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Clinical Chemistry

Cardiac-related tests

Creatine Kinase


Author: Larry Bernstein, M.D. (see Reviewers page)
Revised: 15 March 2011, last major update June 2010
Copyright: (c) 2008-2011, PathologyOutlines.com, Inc.

Definition

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● Muscle related enzyme released into blood after muscle cell death

● Serum levels are used to diagnosis acute myocardial infarction, rhabdomyolysis, muscular dystrophy and acute renal failure

 

Terminology

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● Also known as CK, creatine phosphokinase (CPK), phospho-creative kinase, EC 2.7.3.2

● “Creatinine kinase” is an incorrect term; creatinine is a break-down product of creatine phosphate in muscle produced at a fairly constant rate, and used to calculate creatinine clearance and glomerular filtration rate

 

Physiology

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● Present in heart, brain, skeletal and intestinal smooth muscle (acts as energy reservoir for rapid rebuffering and regeneration of ATP), but in different concentrations and with different ratios of the M (muscle) and B (brain) dimeric units
● CK from brain almost never crosses the blood-brain barrier
● There are three different isoenzymes: CK-MM, CK-BB and CK-MB
● Skeletal muscle expresses CK-MM (98%) and low levels of CK-MB (1% in type 1 fibers, 2-6% in type 2 fibers, higher amounts during skeletal muscle regeneration)
● Myocardium expresses CK-MM (70%) and CK-MB (25-30%, higher in right heart than left heart)
● Creatine kinase catalyses the conversion of creatine to phosphocreatine, consuming adenosine triphosphate (ATP) and generating adenosine diphosphate (ADP)



Acute myocardial infarction

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● Markers are ordered as a panel, because different markers have different time frames for detection

● American College of Cardiology / American Heart Association recommend results within 30-60 minutes of admission, which precludes prolonged serial measures of serum levels of markers

● Suggested point of care multimarker algorithm to detect acute MI:

(a) troponin I >= 0.4 ng/mL (0.4 μg/L) in any specimen

(b) doubling of myoglobin between 2 sequential specimens with any detectable TnI at least by the second of the 2 specimens, or

(c) myoglobin (doubling) and CK-MB concentrations increasing by 50% or more in 2 or 3 specimens  (Am J Clin Pathol 2008;129:788)

● Algorithm for CK-MB testing:

(a) If total CK < 80 IU/L, don’t do CK-MB

(b) Do CK-MB (reference range is 0-4.9 ng/mL) if total CK is between 80-500 IU/L

(c) Do CK-MB (no reference range) and CK-MB% (reference range 0.0 - 1.0%) if total CK > 500 IU/L

 

Test methodology

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● Continuous Spectrophotometric Rate Determination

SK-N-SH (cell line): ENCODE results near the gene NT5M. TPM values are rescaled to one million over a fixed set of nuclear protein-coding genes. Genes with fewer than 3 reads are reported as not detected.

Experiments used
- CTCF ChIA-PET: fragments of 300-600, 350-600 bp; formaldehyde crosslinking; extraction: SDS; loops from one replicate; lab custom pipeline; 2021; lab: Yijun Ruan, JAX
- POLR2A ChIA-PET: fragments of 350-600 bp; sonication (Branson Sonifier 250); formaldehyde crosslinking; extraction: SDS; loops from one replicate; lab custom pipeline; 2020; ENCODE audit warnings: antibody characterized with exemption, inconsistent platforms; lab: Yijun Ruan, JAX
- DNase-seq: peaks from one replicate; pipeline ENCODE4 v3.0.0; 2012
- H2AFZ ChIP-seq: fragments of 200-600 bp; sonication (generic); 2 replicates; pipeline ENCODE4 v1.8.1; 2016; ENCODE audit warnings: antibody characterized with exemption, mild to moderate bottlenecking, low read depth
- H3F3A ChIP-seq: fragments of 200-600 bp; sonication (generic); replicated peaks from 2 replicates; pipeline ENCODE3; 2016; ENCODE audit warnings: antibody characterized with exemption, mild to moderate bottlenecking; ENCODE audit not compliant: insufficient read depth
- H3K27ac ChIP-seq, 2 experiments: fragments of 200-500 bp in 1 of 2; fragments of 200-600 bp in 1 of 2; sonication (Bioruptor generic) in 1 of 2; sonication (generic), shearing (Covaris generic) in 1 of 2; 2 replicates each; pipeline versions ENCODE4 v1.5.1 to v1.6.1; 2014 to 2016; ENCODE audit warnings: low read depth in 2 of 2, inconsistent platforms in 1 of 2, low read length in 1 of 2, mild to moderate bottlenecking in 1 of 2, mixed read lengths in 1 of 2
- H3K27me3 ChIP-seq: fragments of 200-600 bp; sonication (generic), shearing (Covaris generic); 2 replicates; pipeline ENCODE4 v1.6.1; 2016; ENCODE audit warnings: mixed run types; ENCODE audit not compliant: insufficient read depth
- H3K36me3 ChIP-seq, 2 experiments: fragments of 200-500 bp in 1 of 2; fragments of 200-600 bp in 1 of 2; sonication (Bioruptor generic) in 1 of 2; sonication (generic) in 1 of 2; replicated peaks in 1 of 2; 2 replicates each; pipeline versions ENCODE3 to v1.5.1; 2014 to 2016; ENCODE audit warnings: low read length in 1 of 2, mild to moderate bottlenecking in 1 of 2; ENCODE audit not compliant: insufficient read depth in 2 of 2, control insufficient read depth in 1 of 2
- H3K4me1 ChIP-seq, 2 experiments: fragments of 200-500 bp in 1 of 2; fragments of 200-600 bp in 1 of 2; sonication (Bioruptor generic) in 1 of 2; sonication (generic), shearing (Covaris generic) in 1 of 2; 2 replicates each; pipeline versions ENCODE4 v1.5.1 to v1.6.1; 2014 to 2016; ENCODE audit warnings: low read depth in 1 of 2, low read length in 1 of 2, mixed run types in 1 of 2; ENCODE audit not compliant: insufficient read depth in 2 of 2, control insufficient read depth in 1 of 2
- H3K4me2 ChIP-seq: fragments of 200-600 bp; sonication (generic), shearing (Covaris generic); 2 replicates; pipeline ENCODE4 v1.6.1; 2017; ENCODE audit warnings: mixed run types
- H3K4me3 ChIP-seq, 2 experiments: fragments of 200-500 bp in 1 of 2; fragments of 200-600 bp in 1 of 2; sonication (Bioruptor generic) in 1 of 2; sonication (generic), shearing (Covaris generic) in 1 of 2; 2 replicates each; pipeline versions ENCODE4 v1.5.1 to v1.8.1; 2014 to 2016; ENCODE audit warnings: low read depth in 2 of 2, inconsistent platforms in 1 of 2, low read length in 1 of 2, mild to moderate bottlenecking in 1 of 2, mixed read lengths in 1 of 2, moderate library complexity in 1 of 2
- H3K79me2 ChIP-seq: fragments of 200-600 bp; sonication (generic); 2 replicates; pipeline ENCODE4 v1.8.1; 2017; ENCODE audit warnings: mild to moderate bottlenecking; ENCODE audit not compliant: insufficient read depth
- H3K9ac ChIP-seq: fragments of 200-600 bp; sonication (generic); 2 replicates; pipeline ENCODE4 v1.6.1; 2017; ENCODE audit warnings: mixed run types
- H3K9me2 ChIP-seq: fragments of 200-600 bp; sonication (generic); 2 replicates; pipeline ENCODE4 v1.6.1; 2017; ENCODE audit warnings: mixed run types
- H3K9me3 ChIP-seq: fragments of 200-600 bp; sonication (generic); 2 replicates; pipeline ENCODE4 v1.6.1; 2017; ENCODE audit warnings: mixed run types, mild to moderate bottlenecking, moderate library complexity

● Temperature: 30 degrees C, pH: 7.4

● Wavelength: A340nm, Light path: 1 cm

 

CK-MB Mass Assay

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● An immunometric assay using a monoclonal antibody, in which CK-MB is considered an antigen

● Test can be reported in < 1 hour using various automatic platforms

● Qualitative level is usually reported with relative index / relative percent (CK-MB / total CK)

● Values suggestive of acute MI are 5 ng/ml or greater and relative index of 2% or greater

References: Abbott, Beckman-Coulter

 

Test indications

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● CK levels were historically used in Emergency Room patients to test for myocardial infarction (now often replaced by troponin), rhabdomyolysis, muscular dystrophy, myositis, myocarditis, malignant hyperthermia, neuroleptic malignant syndrome

● Levels are determined specifically in patients with chest pain and cardinal features of chest pain

● Activity is estimated in the course of acute ischemic heart disease to diagnose acute myocardial infarction (AMI) and to estimate infarct size
● CK-MB activity is normal in 25-50% of patients with MI at time of admission (Emerg Med Clin North Am 2001;19:321), rises some 4-6 hours after the onset of chest pain, peaks within 12-24 hours, and returns to baseline levels within 36-48 hours; these times may be shorted considerably by thrombolytic therapy

Test limitations

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● High serum levels indicate injury to muscle, including rhabdomyolysis, myocardial infarction, muscular dystrophy, myositis, myocarditis, malignant hyperthermia and neuroleptic malignant syndrome

● Also seen in hypothyroidism

● The use of statin medications, commonly used to decrease serum cholesterol levels, may be associated with elevation of the CPK level in 1% of the patients taking these medications, and with actual muscle damage in a much smaller proportion

CK-MB and CK-BB are quite labile. Specimens should be frozen if the assay cannot be performed within 24 hours. 

 

Reference ranges

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● Normal values are usually between 25 and 200 U/L, may be lower in women

High values for CK-MB: need to be interpreted in the context of chest pain and ECG findings or other muscle damages

● Patients whose CK does not decline 50% or more within 48 hours of peak have increased risk of reinfarction or death (Clin Chem 1989;35:414)

 

Additional references

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Wikipedia

 

End of Clinical Chemistry > Cardiac related tests > Creatine Kinase

 

 

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